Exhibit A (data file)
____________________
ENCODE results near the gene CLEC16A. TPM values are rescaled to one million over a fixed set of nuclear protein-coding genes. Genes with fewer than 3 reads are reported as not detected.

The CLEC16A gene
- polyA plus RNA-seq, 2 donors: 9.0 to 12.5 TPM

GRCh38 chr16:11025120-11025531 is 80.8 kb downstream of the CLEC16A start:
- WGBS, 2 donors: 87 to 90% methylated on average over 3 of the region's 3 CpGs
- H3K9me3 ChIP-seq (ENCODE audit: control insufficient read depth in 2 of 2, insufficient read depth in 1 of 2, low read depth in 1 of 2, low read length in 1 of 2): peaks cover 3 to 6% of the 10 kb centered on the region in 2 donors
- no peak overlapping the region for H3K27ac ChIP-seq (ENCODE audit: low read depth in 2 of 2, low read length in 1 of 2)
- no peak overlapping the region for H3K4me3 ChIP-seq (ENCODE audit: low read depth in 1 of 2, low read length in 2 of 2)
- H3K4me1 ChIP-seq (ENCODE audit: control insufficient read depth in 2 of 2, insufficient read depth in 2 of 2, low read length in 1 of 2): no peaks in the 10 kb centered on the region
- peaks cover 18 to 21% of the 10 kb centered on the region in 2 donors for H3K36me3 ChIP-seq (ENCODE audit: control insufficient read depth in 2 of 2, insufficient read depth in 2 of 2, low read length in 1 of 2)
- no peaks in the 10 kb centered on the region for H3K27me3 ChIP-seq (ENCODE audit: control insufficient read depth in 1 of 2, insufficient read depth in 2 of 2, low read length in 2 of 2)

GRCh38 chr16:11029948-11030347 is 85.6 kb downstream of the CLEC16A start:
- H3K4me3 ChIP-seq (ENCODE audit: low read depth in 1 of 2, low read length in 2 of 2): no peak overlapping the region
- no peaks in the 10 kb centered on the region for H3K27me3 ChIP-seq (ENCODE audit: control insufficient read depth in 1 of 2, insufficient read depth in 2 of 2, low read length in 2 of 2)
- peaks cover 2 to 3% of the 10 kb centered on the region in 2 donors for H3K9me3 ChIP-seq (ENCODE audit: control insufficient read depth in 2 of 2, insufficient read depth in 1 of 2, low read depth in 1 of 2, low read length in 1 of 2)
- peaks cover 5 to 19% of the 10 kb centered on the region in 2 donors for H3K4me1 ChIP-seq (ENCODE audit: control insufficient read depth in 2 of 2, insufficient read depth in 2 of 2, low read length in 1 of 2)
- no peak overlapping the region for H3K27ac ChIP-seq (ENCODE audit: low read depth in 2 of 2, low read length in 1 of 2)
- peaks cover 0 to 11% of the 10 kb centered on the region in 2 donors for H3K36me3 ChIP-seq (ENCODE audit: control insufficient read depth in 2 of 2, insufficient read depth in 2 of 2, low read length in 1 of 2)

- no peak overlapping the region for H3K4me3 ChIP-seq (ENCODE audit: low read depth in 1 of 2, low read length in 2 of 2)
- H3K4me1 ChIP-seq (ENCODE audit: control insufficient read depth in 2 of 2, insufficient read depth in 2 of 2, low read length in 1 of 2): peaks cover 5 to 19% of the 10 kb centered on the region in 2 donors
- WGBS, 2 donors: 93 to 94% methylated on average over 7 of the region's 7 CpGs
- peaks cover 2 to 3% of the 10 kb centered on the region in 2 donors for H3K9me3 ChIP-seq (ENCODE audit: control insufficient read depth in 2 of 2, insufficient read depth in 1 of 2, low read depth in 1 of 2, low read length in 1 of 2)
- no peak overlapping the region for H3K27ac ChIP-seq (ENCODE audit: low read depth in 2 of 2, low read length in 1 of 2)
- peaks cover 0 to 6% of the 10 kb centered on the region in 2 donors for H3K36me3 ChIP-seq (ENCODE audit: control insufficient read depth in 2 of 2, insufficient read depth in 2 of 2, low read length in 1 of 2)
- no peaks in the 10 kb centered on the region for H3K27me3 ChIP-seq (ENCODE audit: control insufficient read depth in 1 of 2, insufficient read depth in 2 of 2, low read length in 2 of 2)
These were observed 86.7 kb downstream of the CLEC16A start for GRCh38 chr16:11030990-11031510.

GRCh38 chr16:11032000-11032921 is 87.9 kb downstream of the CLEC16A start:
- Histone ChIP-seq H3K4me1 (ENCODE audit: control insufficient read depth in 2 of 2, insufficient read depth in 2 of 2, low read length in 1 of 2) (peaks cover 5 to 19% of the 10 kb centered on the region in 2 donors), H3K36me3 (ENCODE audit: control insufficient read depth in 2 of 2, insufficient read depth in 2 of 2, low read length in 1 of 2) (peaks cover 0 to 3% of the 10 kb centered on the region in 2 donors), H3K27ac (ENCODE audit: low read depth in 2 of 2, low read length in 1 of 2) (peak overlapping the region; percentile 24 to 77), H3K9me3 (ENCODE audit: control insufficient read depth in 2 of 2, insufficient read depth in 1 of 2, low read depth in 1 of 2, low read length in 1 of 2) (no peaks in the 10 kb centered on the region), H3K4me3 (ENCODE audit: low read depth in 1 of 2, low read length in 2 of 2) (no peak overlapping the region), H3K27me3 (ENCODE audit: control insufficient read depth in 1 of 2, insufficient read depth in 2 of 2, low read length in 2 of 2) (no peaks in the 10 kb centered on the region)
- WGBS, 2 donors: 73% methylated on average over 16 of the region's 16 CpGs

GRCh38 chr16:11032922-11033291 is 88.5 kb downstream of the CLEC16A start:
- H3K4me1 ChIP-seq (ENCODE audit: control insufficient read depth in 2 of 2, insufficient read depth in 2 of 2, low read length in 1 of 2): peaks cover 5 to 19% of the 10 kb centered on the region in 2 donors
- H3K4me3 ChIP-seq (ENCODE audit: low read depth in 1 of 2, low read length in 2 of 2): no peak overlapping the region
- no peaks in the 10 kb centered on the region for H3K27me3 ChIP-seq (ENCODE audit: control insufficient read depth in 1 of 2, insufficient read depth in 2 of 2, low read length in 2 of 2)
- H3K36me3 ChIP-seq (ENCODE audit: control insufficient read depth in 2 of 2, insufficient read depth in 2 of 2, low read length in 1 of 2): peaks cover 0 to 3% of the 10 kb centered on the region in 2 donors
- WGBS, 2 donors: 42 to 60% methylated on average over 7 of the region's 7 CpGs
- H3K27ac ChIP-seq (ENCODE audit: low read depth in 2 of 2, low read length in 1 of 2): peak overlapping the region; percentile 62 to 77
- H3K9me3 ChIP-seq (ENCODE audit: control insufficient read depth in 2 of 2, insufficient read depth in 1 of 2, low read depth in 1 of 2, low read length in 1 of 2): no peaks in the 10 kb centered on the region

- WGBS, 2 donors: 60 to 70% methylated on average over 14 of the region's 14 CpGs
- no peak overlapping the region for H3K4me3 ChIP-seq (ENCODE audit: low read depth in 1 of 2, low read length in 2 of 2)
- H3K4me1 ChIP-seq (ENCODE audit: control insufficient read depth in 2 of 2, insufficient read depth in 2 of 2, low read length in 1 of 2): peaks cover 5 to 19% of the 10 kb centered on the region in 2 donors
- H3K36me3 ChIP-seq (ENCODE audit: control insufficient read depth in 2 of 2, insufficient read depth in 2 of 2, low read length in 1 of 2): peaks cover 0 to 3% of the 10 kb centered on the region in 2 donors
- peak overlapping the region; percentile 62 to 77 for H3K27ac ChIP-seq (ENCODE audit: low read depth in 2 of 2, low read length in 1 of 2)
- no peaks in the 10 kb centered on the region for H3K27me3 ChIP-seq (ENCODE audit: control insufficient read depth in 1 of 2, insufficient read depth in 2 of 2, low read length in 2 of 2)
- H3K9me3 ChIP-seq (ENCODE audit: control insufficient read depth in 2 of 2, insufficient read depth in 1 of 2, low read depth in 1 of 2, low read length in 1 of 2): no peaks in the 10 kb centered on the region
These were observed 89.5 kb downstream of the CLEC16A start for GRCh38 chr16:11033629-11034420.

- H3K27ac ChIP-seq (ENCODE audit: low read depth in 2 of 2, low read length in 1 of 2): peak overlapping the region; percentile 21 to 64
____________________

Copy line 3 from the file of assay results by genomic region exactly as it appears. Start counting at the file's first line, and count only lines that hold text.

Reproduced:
- polyA plus RNA-seq, 2 donors: 9.0 to 12.5 TPM